Einstein’s theory of relativity is probably one of the most intriguing theories ever conceived of; and probably the most interesting aspect of this is the phenomenon known as time dilation. As explained by the article Slowing Time to a Standstill with Relativity, “Time dilation is the idea that as you move through space, time itself is measured differently for the moving object than the unmoving object”. However, this difference becomes all the more discernible as one approaches a black hole; a black hole is formed when a gargantuan star collapses upon itself. A black hole is essentially a region in space that exudes such a powerful gravitational force that all bodies, particles and radiations cannot escape from its pull—not even light. So, as an object approaches a black hole, it experiences severe time dilation—that is, the elapsed time intervals lengthen.
This phenomenon has become a popular topic in science fiction books and films. For instance, if a spaceship comes closer and closer to the event horizon of a black hole, every passing second would indicate the passage of hundreds and thousands of years back on earth. This theme was explored in the science-fiction movie Interstellar—wherein the space team reaches a planet (which has the potential to be a new home for mankind) on which every passing hour is the equivalent of the elapsing of seven years back on earth.
There is another way time dilation can be experienced—and that is when a body approaches speeds equaling that of light (3 × 108 ms-1). One way this was verified was through the observation of muons; a muon is an unstable subatomic particle which has a mass that is around 200 times that of an electron. Muons are produced by cosmic rays in the atmosphere—mainly in the ionosphere and magnetosphere (approximately 16,000 meters above the ground). Scientists have claimed that the life of a muon is 2 microseconds, and that its velocity is 0.9c (“c” denotes the speed of light in vacuum). So, using these two numbers, it can be calculated that a muon would only be able to travel 600 meters in its lifetime. However, these particles are able to travel a gaping 16,000 meters from the upper reaches of the atmosphere, to the earth’s surface. So, the only explanation is time dilation. Indeed, while time dilation may seem like the speculations fit for science fiction movies and novels, they are still seen in real life—from the towering reaches of the earth’s atmosphere, to the ground far below.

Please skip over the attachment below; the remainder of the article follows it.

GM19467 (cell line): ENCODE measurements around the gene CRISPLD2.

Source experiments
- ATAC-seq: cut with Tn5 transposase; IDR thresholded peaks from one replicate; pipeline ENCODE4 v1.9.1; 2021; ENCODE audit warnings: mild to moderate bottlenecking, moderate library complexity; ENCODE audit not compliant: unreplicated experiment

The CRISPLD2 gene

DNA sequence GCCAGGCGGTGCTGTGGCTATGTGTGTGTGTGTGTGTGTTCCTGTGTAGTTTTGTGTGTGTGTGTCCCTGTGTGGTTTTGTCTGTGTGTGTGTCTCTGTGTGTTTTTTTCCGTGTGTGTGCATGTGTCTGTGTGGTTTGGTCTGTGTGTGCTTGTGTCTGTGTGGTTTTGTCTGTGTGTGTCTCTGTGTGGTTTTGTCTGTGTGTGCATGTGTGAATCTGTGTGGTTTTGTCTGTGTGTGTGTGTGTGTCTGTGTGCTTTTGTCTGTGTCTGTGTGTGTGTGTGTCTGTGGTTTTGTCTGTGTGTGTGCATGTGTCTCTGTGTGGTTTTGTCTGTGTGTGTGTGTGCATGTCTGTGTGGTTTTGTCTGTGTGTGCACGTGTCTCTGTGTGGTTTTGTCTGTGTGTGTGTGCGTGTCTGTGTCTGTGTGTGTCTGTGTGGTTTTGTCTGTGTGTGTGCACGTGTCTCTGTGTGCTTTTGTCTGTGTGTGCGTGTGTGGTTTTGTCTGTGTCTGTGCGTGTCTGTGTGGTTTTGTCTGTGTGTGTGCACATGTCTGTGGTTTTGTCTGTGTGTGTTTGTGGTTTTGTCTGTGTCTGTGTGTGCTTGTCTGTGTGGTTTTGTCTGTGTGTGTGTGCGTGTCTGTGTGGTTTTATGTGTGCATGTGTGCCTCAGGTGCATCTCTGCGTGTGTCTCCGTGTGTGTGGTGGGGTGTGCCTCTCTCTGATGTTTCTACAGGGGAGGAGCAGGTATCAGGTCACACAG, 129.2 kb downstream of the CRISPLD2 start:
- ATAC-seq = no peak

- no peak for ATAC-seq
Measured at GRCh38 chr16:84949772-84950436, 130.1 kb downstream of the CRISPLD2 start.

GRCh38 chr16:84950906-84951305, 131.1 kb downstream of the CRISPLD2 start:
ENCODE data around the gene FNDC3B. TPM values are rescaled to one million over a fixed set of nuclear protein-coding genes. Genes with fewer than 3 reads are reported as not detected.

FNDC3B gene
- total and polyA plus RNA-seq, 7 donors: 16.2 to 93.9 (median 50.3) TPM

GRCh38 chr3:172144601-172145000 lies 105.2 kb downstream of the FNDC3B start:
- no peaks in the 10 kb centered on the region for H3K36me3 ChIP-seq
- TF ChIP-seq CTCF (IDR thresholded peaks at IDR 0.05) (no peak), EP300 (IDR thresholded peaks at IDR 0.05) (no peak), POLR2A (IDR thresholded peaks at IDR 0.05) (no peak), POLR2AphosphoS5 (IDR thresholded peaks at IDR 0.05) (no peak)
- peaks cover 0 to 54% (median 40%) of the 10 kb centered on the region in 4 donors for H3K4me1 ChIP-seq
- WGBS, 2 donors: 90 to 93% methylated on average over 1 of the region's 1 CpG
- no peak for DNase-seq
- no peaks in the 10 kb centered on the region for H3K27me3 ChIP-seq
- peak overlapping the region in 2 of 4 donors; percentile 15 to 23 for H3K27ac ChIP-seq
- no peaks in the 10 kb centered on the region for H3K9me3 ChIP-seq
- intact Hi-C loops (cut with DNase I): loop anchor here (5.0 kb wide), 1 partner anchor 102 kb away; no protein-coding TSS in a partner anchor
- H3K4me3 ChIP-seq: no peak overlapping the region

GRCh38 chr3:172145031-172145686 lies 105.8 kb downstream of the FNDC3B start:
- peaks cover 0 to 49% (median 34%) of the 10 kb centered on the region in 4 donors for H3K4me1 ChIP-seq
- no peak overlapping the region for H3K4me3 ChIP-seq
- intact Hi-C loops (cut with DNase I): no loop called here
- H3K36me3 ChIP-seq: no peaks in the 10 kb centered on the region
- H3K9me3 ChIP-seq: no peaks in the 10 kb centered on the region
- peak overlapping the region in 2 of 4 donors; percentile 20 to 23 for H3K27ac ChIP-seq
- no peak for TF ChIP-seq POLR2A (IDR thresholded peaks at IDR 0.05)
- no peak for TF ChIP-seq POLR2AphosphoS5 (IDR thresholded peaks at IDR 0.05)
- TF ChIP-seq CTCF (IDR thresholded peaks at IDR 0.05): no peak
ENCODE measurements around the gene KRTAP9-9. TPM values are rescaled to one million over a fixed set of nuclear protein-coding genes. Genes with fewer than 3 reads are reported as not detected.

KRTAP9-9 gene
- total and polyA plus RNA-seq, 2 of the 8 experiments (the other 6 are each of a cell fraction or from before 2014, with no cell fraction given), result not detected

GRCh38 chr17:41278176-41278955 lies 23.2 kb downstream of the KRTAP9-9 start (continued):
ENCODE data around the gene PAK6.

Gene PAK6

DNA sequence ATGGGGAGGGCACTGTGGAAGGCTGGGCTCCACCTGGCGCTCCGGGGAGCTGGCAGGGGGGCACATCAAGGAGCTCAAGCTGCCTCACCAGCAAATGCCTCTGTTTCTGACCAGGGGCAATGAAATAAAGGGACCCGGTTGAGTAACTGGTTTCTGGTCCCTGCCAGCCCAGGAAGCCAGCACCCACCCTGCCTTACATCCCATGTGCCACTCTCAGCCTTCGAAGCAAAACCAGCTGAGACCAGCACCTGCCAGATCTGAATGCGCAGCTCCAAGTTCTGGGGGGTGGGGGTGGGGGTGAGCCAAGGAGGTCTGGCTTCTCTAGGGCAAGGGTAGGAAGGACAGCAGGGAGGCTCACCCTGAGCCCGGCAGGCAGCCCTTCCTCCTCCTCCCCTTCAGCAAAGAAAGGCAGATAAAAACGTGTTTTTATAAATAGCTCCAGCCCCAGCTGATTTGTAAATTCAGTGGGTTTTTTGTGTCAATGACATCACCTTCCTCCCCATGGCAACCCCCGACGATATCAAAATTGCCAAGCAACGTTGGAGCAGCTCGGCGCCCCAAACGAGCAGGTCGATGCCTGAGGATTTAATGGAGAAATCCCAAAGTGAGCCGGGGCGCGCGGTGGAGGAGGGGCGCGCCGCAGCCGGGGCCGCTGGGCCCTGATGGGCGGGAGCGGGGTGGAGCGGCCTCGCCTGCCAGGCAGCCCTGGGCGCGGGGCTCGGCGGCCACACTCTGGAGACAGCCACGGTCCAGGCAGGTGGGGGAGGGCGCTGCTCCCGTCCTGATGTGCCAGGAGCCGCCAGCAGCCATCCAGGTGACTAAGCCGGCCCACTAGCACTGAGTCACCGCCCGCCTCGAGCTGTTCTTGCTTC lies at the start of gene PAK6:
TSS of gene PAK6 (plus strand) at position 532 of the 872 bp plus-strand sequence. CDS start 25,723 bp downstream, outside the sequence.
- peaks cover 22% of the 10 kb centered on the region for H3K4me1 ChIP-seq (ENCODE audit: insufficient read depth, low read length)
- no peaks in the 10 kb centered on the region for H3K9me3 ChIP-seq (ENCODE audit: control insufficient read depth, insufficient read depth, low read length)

It’s amazing to know that people can actually be prevented from aging; for instance, if a crew traveled around the galaxy at the speed of light and returned back on earth, they would come back to their home planet and realize that they’re still years younger than people who were originally younger than them! And what’s even more fascinating is the speculation that if we were to travel faster than the speed of light, time would actually go in reverse! And regardless of how unrealistic this may seem, these theories have actually been verified by extremely accurate, scientific clocks. And who knows? —if we’re able to accelerate to the speed of light one day, humanity may become an immortal species… Such is the power of time dilation and relativity.